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Kamla’s Florida Training Adventure

As I mentioned in my last post, Aristide Kamla from Cameroon came to Florida for 3 weeks of training this past November. Thanks to tremendous help and enthusiasm from my Florida manatee colleagues at the Florida Fish & Wildlife Conservation Commission’s Marine Mammal Pathobiology Lab (FWC/MMPL), the USGS Sirenia Project, Sea to Shore Alliance, Lowry Park Zoo, and Homosassa Springs State Park, Kamla was able to experience almost all aspects of manatee research in his short visit. The idea was for him to gain as much practical, hands on experience with manatees as possible. In Africa, manatees are very difficult to study and we can only rarely collect samples, but it’s important for researchers to be able to know what to do when the rare opportunities arise. In his 3 weeks in Florida, Kamla was able to participate in more training activies than I would be able to provide in several years in Africa.

As an aside, I call Aristide by his last name, Kamla, because that’s how he always signs his emails, so for a long time I thought that was his first name! Now it’s stuck as my nickname for him and he’s ok with it, so there you go.

Just after arriving in Florida, Kamla participated in wild manatee captures and health assessments led by USGS in Crystal River. USGS has been studying the manatees in Crystal River for over 30 years, and their current study is looking at baseline health parameters of the manatees that return to this natural hotspring area every winter. My husband Tomas and I also participated. Photo courtesy of Susan Butler, USGS.
Here Kamla helps to carefully roll a manatee so that USGS photo identification photos can be taken of its ventral (belly) side. He also learned how to take standardized measurements, collect genetics samples and safely pull captured manatees into shore in nets. Photo courtesy of USGS.
Once their health assessments are complete, the manatees are released back into the warm water. Photo courtesy of USGS.
This is a group shot of some of the many (almost 100!) people who took part in the captures. Another benefit of Kamla’s participation was getting to meet and talk with manatee researchers from all over Florida. Photo courtesy of USGS.
After captures USGS researchers, including manatee telemetry guru Jim Reid, took Kamla snorkeling with the manatees, so he was able to swim with them and see their natural behavior. Photo courtesy of USGS.
Kamla with the manatee sanctuary sign at Crystal River. Photo courtesy of USGS.
Next, Kamla accompanied Sea to Shore Alliance manatee trackers Jessica Koelsch and Melody Fisher on two separate field outings to track tagged manatees. Sea to Shore is responsible for tracking rehabilitated Florida manatees after they have been released from captivity, to make sure they successfully re-acclimate to the wild. Here he drives the boat while listening to the VHF radio receiver for the beeps emitted by the tag. Photo courtesy of Melody Fisher.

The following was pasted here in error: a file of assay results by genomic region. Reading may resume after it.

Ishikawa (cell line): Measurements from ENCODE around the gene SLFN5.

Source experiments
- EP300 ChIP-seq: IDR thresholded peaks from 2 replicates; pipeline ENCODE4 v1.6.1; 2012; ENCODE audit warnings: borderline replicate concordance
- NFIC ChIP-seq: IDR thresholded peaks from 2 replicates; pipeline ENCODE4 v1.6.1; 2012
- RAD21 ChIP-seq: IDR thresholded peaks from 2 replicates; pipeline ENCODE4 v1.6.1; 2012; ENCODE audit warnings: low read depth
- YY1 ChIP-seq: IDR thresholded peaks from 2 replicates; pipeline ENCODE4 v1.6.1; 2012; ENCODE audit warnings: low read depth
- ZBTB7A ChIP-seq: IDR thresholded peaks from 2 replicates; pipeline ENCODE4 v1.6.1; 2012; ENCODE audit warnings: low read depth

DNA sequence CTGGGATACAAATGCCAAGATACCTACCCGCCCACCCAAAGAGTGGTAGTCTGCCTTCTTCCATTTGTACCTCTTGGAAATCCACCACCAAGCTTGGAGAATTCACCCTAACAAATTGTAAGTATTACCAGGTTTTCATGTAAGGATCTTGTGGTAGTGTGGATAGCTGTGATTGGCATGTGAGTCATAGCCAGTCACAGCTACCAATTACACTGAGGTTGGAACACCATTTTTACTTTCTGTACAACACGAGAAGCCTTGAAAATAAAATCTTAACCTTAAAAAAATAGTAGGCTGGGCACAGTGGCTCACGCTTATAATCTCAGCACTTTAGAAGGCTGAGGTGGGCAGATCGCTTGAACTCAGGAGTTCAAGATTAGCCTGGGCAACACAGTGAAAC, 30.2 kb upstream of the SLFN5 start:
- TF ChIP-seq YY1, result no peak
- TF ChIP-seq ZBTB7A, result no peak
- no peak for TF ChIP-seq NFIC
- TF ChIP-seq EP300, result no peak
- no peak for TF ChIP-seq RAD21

Listening for a manatee who was feeding in the floating vegetation close by…. Photo courtesy of Melody Fisher.
Next Kamla headed back to the Marine Mammal Pathobiology Lab (MMPL) in St. Petersburg to spend several days learning how to do detailed necropsies on dead manatees. Aside from determining the cause of death, MMPL staff also conduct studies on many aspects of manatee physiology. Here Kamla examines muscle and fat layers. Photo courtesy of FWC.

Kamla with MMPL staff Trevor Gerlach, Brandon Bassett, and Anna Panike. Photo courtesy of FWC.
Kamla also went out with MMPL staff Anna to collect a manatee carcass, which is alot easier when you have a truck with a winch attached! Photo courtesy of FWC.
Another day Kamla accompanied FWC staff Kane Rigney & Andy Garrett to Lowry Park Zoo, to conduct a health assessment on a manatee that was about to be released back to the wild. By this time he was getting pretty good at rolling them over! Photo courtesy of FWC.
Kamla watches as an ultrasound reading is taken, which shows the width of the manatee’s fat layer and gives a good indication of overall health. In Florida manatees need a good fat layer to help protect them through cold winters. Photo courtesy of FWC.

Finally, Kamla spent 3 days at Homosassa Springs State Park working with their captive manatees. After all his hands on training, Kamla attended the Society of Marine Mammalogy conference in Tampa (more details on that below). He was the first African researcher my project has sponsored for training in the USA and I’m really grateful to all the people who gave their time to teach him! It took alot of logistical coordination to make it happen, and I’d also like to thank Susan Kahraman of Sea to Shore Alliance for all her help setting up Kamla’s flights, local transportation, and lodging. He’s now back in Africa continuing his research in Cameroon and plans to apply to universities to study for his PhD. Kamla’s goal is to be the first Marine Biology university professor in his country, and I’m betting he will be!

Based on the success of Kamla’s training, next month I’ll sponsor a second researcher, Dawda Saine of the Gambia here in Florida. And I’m already thinking about my next training work in Africa, which will take place in Guinea-Bissau in May. Stay tuned!

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